Industry observers are pleased that Palm Inc. has chosen a vendor to provide processors as a first step toward next-generation handheld devices, but analysts and users remain concerned about Palms track record on product delays.
Palm announced early in December plans to ship later in 2002 a new generation of wireless devices based on Texas Instruments Inc.s OMAP (Open Media Applications Platform) processors, which will include core technology from ARM Holdings plc. and will run Version 5 of Palm OS.
“This could be a really key product for them, but I dont think Palm can afford another product delay,” said Michael Steinberg, president of New England Palm Users Group, in Cambridge, Mass.
Palm is already late with a wireless handheld device based on Palm OS 4, tentatively named the i705. As with previous Palm handhelds, it will run on the Motorola Corp. Dragonball processor, but it will include new e-mail alert features. First due in the middle of 2001, the launch of that product has been pushed back until the beginning of 2002.
By the same token, the industry was hoping that ARM-based devices running Palm OS 5 would come out sooner than the end of 2002. When Palm, of Santa Clara, Calif., announced the relationship with TI, of Dallas, Palm stock dropped, and many analysts attributed this to the due date of the devices.
“Another year?” asked Ken Dulaney, an analyst at Gartner Inc., in San Jose, Calif. “They said to me [originally] that they thought the release would be more aggressive than [the fourth quarter] in .”
The upcoming devices will support TIs OMAP, which enables wireless applications to take advantage of upcoming high-speed wireless networks. At the heart of the processor will be technology from ARM.
Handspring Inc., which licenses Palm OS, has already announced plans to build products based on OMAP, as have cell phone manufacturers Ericsson AB and Nokia Corp.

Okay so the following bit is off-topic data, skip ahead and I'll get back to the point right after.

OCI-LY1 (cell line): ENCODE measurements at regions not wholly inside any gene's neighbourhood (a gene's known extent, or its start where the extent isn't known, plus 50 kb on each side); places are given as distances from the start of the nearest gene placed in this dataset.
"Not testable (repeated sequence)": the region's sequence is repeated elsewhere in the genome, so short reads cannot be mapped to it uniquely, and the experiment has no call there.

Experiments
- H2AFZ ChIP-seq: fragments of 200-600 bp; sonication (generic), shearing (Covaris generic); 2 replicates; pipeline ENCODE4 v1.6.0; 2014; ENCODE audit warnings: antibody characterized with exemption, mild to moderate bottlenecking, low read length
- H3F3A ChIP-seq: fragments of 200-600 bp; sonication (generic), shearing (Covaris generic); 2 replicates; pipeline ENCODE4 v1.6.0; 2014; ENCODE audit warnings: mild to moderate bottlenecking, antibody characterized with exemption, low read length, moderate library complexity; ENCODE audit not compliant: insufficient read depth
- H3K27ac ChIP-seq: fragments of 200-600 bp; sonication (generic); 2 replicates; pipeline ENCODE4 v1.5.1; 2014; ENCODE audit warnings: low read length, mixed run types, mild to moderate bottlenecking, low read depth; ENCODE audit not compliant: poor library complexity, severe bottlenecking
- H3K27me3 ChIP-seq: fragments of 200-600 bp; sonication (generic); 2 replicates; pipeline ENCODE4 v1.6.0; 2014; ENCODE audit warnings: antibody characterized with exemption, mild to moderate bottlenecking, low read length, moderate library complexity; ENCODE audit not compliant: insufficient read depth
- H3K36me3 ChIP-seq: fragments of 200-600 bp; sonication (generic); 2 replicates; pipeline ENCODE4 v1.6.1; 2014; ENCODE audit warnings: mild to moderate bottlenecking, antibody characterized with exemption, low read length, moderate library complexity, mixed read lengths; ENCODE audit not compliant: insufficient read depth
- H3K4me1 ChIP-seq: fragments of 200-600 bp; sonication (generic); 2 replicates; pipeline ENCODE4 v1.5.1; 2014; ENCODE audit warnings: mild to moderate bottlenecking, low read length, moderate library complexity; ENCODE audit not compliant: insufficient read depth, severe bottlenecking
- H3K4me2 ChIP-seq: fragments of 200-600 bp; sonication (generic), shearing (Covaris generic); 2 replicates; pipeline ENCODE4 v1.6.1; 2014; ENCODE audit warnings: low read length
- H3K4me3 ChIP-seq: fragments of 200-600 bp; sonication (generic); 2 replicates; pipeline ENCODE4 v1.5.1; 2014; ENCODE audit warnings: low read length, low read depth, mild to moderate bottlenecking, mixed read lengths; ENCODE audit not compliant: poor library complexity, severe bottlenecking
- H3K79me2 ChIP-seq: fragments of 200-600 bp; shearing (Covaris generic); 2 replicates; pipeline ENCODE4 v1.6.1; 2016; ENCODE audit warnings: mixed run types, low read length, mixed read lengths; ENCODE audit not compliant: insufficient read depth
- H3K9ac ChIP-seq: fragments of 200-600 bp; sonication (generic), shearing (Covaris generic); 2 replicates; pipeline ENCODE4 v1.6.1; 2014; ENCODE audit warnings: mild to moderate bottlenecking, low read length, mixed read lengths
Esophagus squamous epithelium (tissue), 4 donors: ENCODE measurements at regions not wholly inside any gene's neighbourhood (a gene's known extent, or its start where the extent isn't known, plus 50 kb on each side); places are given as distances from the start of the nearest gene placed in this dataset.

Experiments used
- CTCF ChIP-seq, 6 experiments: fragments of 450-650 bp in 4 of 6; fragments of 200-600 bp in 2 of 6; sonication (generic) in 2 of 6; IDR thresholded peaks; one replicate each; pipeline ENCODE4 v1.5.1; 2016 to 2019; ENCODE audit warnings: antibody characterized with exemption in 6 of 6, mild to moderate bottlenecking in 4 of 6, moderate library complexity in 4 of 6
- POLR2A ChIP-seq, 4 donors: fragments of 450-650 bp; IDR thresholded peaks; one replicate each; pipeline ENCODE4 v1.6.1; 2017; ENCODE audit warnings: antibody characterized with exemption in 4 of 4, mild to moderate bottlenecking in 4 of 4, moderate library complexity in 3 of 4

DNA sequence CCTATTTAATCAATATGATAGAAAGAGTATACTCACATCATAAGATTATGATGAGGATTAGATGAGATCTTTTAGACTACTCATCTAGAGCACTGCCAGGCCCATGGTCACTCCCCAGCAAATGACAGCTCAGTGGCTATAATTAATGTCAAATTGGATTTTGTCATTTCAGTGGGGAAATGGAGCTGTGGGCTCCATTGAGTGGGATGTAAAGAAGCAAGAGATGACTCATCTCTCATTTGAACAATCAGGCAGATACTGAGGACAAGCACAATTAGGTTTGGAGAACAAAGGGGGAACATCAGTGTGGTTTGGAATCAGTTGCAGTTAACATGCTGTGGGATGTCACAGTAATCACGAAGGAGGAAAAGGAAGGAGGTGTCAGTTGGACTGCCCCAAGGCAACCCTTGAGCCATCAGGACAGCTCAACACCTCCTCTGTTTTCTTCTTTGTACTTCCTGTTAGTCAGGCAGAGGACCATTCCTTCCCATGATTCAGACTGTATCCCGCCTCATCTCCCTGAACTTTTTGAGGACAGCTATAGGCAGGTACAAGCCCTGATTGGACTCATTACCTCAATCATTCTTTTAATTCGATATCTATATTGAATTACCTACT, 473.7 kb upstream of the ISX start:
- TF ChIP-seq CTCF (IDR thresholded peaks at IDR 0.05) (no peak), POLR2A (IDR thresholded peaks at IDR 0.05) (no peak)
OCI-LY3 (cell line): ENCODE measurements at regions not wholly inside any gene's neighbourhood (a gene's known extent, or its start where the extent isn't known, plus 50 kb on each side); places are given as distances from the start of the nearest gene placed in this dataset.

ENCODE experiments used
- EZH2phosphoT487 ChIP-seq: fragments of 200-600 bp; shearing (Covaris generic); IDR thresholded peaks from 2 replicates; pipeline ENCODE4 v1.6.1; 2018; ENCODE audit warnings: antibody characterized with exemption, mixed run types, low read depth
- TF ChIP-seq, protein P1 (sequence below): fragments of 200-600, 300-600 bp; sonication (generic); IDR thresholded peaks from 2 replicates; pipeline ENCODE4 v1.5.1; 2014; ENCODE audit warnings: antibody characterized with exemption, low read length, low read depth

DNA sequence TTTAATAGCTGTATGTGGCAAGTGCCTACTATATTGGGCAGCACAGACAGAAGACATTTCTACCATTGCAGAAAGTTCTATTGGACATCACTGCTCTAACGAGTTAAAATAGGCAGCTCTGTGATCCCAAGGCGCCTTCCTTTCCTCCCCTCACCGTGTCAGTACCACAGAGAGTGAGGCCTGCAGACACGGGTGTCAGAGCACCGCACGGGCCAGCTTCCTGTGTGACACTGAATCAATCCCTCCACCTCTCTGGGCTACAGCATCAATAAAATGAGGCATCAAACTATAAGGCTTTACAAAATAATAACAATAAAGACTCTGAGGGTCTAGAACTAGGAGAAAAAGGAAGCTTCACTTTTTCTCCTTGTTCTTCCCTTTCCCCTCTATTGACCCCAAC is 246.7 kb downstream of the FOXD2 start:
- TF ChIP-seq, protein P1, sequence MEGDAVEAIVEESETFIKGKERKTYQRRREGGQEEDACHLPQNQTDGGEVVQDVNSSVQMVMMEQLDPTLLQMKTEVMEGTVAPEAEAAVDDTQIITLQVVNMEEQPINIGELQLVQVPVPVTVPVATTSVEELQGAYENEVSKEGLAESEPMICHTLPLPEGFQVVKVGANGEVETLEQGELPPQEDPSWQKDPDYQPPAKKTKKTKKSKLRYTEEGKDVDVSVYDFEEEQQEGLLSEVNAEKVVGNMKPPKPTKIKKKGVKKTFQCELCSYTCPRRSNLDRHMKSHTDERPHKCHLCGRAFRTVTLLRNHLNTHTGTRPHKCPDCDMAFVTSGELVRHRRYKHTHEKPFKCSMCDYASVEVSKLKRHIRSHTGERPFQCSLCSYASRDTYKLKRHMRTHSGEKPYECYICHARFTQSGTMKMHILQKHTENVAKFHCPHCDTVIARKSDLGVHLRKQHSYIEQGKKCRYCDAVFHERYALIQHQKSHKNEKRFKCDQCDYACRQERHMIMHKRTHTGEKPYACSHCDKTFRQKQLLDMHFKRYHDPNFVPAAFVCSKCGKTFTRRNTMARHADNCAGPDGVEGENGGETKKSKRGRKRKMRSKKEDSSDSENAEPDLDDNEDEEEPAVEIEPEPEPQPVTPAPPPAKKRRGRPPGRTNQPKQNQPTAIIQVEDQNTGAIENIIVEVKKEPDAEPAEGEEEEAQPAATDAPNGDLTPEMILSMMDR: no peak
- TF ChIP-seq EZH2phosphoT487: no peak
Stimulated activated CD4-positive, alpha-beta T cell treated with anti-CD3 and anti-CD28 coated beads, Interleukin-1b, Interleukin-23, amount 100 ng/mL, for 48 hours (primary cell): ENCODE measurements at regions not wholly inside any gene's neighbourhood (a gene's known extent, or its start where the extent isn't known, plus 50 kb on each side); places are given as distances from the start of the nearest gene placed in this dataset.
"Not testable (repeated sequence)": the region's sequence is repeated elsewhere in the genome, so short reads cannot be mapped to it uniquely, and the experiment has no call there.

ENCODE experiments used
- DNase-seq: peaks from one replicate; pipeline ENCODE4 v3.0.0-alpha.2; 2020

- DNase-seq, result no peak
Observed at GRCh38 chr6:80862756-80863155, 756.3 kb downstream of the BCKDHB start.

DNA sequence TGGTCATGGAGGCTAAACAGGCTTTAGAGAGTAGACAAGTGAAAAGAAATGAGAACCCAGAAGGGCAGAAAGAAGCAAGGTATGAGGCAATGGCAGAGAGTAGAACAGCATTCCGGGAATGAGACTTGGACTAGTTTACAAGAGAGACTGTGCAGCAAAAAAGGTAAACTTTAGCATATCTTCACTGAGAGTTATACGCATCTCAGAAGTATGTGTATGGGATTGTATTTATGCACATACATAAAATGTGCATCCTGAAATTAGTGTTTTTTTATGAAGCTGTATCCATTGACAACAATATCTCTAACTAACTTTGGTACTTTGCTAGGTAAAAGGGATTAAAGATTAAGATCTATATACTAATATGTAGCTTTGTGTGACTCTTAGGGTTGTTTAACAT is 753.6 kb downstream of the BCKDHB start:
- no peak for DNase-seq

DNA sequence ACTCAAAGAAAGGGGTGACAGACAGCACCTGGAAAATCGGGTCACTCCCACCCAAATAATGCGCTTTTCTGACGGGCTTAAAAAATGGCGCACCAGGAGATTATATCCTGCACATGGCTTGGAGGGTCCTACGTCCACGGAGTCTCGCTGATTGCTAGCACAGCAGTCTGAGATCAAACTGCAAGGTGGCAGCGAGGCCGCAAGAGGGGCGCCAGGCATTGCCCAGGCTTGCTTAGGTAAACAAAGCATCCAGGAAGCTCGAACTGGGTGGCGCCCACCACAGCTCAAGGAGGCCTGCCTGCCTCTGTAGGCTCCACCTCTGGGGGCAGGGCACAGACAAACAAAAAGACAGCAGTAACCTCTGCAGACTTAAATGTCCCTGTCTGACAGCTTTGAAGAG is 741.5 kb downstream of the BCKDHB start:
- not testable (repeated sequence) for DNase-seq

In March, TI invested $100 million in the development of applications based on the platform, and analysts suspect that TI gave money to Palm, too.
In early December, Palm announced that an anonymous investor had given $50 million to Palm; officials would not comment on whether TI was that investor.
Customers have been champing at the bit for products based on Palm OS 5. “Its supposed to be multitasking, which is a big deal,” Steinberg said.
Palm OS 5 was designed to run on processors based on technology from ARM, of Cambridge, England. Motorola and Intel Corp. have been competing with TI to provide processors for Palm OS devices ever since Palm announced plans to build devices based on ARM technology last summer. All three companies manufacture ARM processors.
Gartners Dulaney said TI was a good choice regardless of whether the company invested money in Palm. “The biggest thing in favor of TI was multi- media capabilities,” he said. “The other is telephony.”
Palm officials said the deal with TI is not exclusive, but it is certainly a coup for TI. “We conducted a clear evaluation,” said Angel Mendez, senior vice president of operations for Palms Solutions Group. “TIs wireless capability was very much a strong variable. We obviously looked at cost, too, and TI was by far the most competitive. Theres room for other silicon providers for wireless or nonwireless products in the future. However, clearly the preferred relationship is with TI.”
Still, Motorola, of Schamburg, Ill., and Intel, of Santa Clara, Calif., may provide ARM-based chips for other hardware makers that license the Palm OS. Other licensees include IBM, Handspring, Sony Corp. and Symbol Technologies Inc. Palm has been taking steps to keep the hardware side of its business separate from the side that licenses Palm OS. The two sides are due to split into separate companies early in 2002.